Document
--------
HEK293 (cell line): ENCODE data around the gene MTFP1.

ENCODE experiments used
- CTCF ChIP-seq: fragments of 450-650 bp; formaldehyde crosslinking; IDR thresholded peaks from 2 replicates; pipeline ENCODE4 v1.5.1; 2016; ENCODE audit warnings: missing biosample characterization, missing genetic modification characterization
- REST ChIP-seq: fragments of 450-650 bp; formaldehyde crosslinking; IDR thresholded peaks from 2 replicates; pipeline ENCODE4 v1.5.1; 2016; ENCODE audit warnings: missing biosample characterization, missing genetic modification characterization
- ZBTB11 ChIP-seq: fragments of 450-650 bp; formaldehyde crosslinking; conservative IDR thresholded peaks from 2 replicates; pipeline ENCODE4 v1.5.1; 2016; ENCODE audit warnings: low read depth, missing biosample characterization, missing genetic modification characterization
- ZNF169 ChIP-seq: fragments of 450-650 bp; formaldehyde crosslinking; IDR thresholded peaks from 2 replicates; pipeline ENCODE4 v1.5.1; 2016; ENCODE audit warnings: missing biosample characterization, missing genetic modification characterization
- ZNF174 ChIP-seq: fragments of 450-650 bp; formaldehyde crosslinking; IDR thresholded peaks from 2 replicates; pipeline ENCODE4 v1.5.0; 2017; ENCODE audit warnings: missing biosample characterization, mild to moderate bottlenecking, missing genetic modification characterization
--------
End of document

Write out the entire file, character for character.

HEK293 (cell line): ENCODE data around the gene MTFP1.

ENCODE experiments used
- CTCF ChIP-seq: fragments of 450-650 bp; formaldehyde crosslinking; IDR thresholded peaks from 2 replicates; pipeline ENCODE4 v1.5.1; 2016; ENCODE audit warnings: missing biosample characterization, missing genetic modification characterization
- REST ChIP-seq: fragments of 450-650 bp; formaldehyde crosslinking; IDR thresholded peaks from 2 replicates; pipeline ENCODE4 v1.5.1; 2016; ENCODE audit warnings: missing biosample characterization, missing genetic modification characterization
- ZBTB11 ChIP-seq: fragments of 450-650 bp; formaldehyde crosslinking; conservative IDR thresholded peaks from 2 replicates; pipeline ENCODE4 v1.5.1; 2016; ENCODE audit warnings: low read depth, missing biosample characterization, missing genetic modification characterization
- ZNF169 ChIP-seq: fragments of 450-650 bp; formaldehyde crosslinking; IDR thresholded peaks from 2 replicates; pipeline ENCODE4 v1.5.1; 2016; ENCODE audit warnings: missing biosample characterization, missing genetic modification characterization
- ZNF174 ChIP-seq: fragments of 450-650 bp; formaldehyde crosslinking; IDR thresholded peaks from 2 replicates; pipeline ENCODE4 v1.5.0; 2017; ENCODE audit warnings: missing biosample characterization, mild to moderate bottlenecking, missing genetic modification characterization